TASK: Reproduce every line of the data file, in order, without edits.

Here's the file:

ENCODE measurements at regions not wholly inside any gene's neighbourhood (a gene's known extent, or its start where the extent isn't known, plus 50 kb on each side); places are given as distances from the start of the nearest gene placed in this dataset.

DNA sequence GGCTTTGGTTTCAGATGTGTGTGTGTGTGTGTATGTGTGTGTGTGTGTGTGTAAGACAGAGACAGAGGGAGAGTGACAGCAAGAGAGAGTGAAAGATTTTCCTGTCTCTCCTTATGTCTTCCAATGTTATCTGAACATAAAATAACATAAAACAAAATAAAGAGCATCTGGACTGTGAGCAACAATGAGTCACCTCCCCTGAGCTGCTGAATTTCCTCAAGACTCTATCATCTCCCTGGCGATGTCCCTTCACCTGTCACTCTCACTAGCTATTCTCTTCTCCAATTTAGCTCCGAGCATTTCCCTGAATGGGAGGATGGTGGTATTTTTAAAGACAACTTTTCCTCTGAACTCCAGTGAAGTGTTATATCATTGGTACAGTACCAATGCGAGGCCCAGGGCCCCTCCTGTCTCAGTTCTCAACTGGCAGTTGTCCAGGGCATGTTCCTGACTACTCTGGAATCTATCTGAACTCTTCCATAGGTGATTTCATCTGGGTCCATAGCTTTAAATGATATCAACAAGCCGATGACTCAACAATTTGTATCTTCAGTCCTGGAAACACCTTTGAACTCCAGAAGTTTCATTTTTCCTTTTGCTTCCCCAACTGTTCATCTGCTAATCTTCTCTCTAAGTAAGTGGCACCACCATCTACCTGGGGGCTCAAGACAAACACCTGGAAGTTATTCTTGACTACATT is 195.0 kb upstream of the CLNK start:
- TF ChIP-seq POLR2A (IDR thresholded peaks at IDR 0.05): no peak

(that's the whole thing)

ENCODE measurements at regions not wholly inside any gene's neighbourhood (a gene's known extent, or its start where the extent isn't known, plus 50 kb on each side); places are given as distances from the start of the nearest gene placed in this dataset.

DNA sequence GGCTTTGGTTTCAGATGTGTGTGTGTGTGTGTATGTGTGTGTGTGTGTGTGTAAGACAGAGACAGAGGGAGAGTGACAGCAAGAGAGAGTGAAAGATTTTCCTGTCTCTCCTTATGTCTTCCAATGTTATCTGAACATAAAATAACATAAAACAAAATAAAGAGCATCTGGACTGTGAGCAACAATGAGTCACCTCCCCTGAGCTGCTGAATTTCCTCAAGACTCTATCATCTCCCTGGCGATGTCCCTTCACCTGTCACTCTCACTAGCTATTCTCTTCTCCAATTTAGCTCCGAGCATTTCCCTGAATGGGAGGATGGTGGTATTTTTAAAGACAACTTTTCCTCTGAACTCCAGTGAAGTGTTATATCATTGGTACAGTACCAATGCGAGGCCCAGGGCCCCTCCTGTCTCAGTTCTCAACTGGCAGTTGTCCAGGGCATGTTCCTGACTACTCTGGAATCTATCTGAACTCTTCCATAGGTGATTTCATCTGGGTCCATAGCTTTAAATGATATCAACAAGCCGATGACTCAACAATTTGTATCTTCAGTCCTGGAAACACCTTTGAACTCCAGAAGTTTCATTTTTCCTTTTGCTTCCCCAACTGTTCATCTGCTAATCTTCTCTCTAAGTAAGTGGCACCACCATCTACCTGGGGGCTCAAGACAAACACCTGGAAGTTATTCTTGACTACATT is 195.0 kb upstream of the CLNK start:
- TF ChIP-seq POLR2A (IDR thresholded peaks at IDR 0.05): no peak